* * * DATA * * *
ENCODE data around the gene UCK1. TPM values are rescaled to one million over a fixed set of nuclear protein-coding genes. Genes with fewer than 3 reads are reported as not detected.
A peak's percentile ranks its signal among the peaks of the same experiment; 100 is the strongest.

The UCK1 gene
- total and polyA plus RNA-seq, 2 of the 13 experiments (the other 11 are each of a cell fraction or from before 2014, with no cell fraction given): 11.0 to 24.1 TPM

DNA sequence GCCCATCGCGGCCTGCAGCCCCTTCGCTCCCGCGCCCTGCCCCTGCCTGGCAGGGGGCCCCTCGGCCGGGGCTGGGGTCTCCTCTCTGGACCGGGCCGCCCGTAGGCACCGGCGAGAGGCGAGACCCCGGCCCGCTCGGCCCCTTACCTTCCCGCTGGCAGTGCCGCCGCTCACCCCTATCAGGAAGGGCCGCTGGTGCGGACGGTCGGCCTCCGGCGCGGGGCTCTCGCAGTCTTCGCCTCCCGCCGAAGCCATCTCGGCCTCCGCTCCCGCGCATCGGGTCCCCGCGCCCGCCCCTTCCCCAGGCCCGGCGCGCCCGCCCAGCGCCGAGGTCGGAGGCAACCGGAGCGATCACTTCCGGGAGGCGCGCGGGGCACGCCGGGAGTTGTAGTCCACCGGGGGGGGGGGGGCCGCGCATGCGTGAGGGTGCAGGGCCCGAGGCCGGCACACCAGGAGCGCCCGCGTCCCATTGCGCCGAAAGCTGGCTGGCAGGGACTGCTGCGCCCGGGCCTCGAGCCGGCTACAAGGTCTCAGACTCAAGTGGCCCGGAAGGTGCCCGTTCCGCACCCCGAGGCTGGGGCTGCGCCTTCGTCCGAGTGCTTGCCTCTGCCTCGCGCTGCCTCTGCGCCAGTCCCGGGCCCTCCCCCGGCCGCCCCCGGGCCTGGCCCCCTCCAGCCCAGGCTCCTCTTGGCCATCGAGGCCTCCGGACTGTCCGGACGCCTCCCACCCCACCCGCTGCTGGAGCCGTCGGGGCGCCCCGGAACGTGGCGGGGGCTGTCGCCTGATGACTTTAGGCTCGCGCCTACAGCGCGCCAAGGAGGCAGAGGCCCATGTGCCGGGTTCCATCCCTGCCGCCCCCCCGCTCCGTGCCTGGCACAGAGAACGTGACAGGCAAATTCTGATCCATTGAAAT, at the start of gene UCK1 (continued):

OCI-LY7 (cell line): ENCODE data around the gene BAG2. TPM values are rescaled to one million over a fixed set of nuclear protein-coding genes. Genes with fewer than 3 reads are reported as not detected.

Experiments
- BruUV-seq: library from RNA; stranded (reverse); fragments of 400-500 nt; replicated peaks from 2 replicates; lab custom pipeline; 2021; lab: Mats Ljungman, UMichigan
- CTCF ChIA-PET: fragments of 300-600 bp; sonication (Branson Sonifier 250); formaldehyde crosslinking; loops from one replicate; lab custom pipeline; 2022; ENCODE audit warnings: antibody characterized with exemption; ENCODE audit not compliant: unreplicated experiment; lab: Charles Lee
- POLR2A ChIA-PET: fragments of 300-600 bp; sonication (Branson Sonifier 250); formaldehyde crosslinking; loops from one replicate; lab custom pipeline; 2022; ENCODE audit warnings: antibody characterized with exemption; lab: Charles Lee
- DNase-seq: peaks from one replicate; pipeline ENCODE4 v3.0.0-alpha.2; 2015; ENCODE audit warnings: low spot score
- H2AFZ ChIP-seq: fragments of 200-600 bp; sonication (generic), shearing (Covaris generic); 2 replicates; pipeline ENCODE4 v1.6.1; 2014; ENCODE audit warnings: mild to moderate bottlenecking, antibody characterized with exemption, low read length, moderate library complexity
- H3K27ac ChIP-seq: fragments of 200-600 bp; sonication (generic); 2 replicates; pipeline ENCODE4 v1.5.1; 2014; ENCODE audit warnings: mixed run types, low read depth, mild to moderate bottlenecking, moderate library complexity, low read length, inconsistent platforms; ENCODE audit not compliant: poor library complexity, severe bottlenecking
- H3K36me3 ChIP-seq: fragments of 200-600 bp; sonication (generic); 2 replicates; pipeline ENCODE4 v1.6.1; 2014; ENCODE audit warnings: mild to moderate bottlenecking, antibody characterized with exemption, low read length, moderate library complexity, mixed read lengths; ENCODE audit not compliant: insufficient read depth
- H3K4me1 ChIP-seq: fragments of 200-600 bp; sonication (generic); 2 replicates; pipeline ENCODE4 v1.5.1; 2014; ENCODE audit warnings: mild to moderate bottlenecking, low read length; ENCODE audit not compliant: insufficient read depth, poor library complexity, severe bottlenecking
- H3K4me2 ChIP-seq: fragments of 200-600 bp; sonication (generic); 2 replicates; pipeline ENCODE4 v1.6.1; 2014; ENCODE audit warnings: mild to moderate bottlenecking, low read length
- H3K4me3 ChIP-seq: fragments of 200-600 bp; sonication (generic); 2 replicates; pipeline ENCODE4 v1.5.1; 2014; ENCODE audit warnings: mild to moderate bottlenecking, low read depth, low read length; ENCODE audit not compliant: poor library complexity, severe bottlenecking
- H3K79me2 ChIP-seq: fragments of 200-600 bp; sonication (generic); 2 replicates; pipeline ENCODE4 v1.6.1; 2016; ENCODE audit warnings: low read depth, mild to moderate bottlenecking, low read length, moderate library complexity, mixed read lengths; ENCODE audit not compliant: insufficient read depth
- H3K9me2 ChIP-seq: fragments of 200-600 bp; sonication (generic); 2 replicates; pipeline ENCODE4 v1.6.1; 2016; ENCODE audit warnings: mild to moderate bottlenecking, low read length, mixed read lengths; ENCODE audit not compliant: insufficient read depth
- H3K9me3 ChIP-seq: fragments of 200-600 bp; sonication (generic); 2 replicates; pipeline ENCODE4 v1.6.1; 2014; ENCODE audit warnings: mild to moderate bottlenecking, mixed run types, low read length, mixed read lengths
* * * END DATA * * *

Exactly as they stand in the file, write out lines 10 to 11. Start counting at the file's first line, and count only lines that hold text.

- POLR2A ChIA-PET: fragments of 300-600 bp; sonication (Branson Sonifier 250); formaldehyde crosslinking; loops from one replicate; lab custom pipeline; 2022; ENCODE audit warnings: antibody characterized with exemption; lab: Charles Lee
- DNase-seq: peaks from one replicate; pipeline ENCODE4 v3.0.0-alpha.2; 2015; ENCODE audit warnings: low spot score